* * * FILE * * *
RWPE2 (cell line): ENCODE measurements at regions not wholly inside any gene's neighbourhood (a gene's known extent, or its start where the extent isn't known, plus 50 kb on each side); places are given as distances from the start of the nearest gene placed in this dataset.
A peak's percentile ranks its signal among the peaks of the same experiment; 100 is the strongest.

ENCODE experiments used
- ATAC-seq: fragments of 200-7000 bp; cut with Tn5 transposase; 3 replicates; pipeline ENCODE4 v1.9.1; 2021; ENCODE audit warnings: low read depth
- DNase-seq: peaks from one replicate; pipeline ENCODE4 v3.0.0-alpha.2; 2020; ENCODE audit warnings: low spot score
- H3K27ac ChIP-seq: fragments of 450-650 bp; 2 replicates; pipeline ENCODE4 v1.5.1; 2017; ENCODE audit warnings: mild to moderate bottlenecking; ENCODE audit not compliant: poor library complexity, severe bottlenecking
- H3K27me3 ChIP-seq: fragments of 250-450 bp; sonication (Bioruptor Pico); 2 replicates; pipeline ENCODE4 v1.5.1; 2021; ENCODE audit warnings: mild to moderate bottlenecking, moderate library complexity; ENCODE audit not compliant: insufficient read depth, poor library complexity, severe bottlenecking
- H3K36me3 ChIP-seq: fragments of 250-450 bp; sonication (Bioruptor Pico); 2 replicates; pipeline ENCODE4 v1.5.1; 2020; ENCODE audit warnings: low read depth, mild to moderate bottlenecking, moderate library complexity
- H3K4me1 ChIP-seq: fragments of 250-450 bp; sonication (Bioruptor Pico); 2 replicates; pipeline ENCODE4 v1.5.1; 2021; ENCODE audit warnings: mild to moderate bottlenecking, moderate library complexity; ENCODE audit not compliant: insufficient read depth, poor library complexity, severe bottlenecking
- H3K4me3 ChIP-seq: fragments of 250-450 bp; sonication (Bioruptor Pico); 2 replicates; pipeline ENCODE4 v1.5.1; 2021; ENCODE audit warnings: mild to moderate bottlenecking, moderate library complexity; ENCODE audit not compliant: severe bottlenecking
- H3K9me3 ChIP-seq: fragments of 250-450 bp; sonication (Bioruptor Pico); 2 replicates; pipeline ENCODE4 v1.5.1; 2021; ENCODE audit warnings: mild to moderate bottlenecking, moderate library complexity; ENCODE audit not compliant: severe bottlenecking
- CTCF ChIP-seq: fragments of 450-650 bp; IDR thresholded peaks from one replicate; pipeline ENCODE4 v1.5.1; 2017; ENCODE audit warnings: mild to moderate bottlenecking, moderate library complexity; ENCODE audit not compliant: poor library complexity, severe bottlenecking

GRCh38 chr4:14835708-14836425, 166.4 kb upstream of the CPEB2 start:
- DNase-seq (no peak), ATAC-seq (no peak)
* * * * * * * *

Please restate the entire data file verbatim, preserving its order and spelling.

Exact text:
RWPE2 (cell line): ENCODE measurements at regions not wholly inside any gene's neighbourhood (a gene's known extent, or its start where the extent isn't known, plus 50 kb on each side); places are given as distances from the start of the nearest gene placed in this dataset.
A peak's percentile ranks its signal among the peaks of the same experiment; 100 is the strongest.

ENCODE experiments used
- ATAC-seq: fragments of 200-7000 bp; cut with Tn5 transposase; 3 replicates; pipeline ENCODE4 v1.9.1; 2021; ENCODE audit warnings: low read depth
- DNase-seq: peaks from one replicate; pipeline ENCODE4 v3.0.0-alpha.2; 2020; ENCODE audit warnings: low spot score
- H3K27ac ChIP-seq: fragments of 450-650 bp; 2 replicates; pipeline ENCODE4 v1.5.1; 2017; ENCODE audit warnings: mild to moderate bottlenecking; ENCODE audit not compliant: poor library complexity, severe bottlenecking
- H3K27me3 ChIP-seq: fragments of 250-450 bp; sonication (Bioruptor Pico); 2 replicates; pipeline ENCODE4 v1.5.1; 2021; ENCODE audit warnings: mild to moderate bottlenecking, moderate library complexity; ENCODE audit not compliant: insufficient read depth, poor library complexity, severe bottlenecking
- H3K36me3 ChIP-seq: fragments of 250-450 bp; sonication (Bioruptor Pico); 2 replicates; pipeline ENCODE4 v1.5.1; 2020; ENCODE audit warnings: low read depth, mild to moderate bottlenecking, moderate library complexity
- H3K4me1 ChIP-seq: fragments of 250-450 bp; sonication (Bioruptor Pico); 2 replicates; pipeline ENCODE4 v1.5.1; 2021; ENCODE audit warnings: mild to moderate bottlenecking, moderate library complexity; ENCODE audit not compliant: insufficient read depth, poor library complexity, severe bottlenecking
- H3K4me3 ChIP-seq: fragments of 250-450 bp; sonication (Bioruptor Pico); 2 replicates; pipeline ENCODE4 v1.5.1; 2021; ENCODE audit warnings: mild to moderate bottlenecking, moderate library complexity; ENCODE audit not compliant: severe bottlenecking
- H3K9me3 ChIP-seq: fragments of 250-450 bp; sonication (Bioruptor Pico); 2 replicates; pipeline ENCODE4 v1.5.1; 2021; ENCODE audit warnings: mild to moderate bottlenecking, moderate library complexity; ENCODE audit not compliant: severe bottlenecking
- CTCF ChIP-seq: fragments of 450-650 bp; IDR thresholded peaks from one replicate; pipeline ENCODE4 v1.5.1; 2017; ENCODE audit warnings: mild to moderate bottlenecking, moderate library complexity; ENCODE audit not compliant: poor library complexity, severe bottlenecking

GRCh38 chr4:14835708-14836425, 166.4 kb upstream of the CPEB2 start:
- DNase-seq (no peak), ATAC-seq (no peak)